Full Steam Ahead

This is an air compressor.

It runs this:
That is an "air nailer." It's so satisfying to use that this was heard today: "That felt so good I think this board needs eight more nails." (It didn't, by the way.)

And yesterday, this new Amazing Machine was so cool to use that this other one had to be added to the selection of options.

If you live in the country, and your buildings aren't so much a cluster of buildings as a scattering of them, there's a huge problem with the idea of "a garage" or "a workshop." Those are code words for more specific ideas - such as, "across the road," and "not here where I need it right now and it's a real pain in the butt to clear out a truck and go get the thing."

Hence, the nearly palpable glee in the second picture. See what he's doing? He collapsed the table because it's made to do that, and he can roll the new table saw back to the garage, and roll it back out into the yard again when he's ready to use it. He can roll it to the other side of the house. He can roll it to a different building. He is having a hard time restraining himself from rolling it all over the yard and driveway just for fun!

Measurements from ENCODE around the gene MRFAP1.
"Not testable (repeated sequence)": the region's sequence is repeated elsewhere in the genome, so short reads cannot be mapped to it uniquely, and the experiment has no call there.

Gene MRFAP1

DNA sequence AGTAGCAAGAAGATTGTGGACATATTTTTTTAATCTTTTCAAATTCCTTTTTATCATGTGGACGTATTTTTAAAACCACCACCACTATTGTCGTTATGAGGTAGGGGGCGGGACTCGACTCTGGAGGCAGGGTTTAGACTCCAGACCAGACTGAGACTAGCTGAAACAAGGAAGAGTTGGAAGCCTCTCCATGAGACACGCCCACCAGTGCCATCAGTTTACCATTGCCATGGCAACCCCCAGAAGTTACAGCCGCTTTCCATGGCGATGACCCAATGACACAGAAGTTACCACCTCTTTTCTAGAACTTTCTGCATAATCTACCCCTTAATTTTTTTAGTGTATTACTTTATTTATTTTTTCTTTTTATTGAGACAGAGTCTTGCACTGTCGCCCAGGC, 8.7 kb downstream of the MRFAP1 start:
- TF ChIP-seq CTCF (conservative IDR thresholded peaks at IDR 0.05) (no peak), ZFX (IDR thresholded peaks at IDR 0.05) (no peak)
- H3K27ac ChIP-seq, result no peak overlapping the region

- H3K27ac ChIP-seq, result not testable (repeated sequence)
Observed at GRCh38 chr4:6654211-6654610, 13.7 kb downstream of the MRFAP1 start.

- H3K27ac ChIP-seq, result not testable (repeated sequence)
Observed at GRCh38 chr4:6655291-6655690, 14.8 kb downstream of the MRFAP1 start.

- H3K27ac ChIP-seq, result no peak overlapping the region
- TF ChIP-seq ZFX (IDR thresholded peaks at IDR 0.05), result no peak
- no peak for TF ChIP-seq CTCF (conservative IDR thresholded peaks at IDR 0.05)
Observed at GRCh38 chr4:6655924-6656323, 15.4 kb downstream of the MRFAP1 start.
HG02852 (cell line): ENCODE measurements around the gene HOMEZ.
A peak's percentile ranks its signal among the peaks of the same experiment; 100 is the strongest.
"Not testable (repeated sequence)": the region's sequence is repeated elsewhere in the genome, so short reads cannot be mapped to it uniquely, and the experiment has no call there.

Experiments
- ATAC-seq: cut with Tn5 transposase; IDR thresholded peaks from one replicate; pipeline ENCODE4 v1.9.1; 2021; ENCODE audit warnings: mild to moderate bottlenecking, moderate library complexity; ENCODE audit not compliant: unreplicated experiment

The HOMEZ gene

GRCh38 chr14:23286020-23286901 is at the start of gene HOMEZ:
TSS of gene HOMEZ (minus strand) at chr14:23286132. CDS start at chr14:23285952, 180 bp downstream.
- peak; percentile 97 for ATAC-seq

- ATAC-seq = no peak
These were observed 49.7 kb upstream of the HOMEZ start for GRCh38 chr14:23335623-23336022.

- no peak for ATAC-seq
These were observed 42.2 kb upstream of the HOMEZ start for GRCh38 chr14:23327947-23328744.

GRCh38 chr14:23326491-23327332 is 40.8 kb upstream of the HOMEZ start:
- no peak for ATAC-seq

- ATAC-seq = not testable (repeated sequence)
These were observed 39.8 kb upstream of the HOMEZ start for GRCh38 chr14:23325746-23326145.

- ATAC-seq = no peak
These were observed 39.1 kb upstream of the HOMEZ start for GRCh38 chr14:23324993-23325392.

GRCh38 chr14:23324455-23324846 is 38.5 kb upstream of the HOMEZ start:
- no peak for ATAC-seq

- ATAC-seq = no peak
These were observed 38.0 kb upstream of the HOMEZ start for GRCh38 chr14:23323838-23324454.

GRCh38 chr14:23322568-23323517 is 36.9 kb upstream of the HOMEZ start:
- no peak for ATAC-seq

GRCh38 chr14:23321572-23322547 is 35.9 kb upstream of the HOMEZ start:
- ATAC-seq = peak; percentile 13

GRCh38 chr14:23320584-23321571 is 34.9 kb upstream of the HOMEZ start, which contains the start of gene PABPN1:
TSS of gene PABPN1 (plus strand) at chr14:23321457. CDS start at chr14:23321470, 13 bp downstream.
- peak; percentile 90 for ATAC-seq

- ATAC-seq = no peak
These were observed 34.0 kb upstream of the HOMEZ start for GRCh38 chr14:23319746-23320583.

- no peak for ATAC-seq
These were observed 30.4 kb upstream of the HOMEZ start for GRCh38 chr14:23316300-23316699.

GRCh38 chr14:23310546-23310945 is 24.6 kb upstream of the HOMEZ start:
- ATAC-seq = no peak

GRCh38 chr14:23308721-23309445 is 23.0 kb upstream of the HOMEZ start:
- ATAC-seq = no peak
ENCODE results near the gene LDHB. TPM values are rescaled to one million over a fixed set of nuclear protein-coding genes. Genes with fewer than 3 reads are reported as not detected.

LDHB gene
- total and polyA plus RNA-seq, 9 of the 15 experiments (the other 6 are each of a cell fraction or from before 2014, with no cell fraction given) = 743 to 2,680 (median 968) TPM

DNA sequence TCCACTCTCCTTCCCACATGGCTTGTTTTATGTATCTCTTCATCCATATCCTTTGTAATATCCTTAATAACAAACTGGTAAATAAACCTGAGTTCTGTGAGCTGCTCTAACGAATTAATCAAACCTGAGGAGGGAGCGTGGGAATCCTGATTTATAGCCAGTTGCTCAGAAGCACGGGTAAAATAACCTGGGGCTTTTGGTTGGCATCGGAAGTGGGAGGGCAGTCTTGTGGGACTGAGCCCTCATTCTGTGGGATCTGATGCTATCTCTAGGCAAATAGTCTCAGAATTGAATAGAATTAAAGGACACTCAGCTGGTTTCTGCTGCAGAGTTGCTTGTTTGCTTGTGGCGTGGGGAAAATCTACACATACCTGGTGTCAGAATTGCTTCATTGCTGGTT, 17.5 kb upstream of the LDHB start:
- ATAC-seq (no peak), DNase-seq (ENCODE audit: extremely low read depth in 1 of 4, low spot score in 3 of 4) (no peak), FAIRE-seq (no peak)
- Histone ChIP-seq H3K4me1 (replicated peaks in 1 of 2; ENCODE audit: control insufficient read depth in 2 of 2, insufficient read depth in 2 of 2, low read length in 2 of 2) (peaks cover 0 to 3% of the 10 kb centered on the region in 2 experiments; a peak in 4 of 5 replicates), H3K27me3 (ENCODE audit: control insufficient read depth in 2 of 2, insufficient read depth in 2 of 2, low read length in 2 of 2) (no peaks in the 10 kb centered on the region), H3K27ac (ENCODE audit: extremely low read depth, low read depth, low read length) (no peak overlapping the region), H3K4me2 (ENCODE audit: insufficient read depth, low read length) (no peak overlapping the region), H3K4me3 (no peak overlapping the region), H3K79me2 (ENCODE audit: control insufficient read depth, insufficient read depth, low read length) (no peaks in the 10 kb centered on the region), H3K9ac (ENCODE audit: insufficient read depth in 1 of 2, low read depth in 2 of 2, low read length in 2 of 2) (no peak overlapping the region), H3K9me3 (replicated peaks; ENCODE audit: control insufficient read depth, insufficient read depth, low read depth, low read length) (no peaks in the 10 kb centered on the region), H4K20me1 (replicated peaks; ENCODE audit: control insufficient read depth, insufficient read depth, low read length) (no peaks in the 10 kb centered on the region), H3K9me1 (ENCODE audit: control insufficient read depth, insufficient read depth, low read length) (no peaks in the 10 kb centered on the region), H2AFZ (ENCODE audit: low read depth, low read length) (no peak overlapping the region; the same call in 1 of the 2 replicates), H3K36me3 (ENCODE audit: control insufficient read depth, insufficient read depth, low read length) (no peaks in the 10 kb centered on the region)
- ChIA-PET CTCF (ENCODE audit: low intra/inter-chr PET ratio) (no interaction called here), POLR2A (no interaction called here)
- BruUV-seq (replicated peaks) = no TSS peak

Today's task involves sawdust, and old, decomposing cellulose insulation, and mouse and fly and stinging insect droppings, and bits of clipped pieces of wires, all trying as hard as they can to get into my bedroom because today (happy happy day!) is the Day of the New Windows and Sensible Plug-ins. When fall closes in this year, and I wish to make my newly cozy room more light with lights, I'll use an electrical outlet that it nearer the floor than the ceiling, and when winter gets here, I'll have two brand new windows that are not winter condos for flies, do not actually funnel cold air from the outdoors and directly onto my bed, and can be opened just a crack if I want to have some fresh air.

I know this is nothing compared to that, but I really do have some new sympathy for great-grandma. The family lore is that she spent one winter, and one winter only in the "Indian shack" (with I don't know how many of the six children) -- and then was built the "woodshed" (that's what the building became), and that building is still as tight as a drum, 105 years later.

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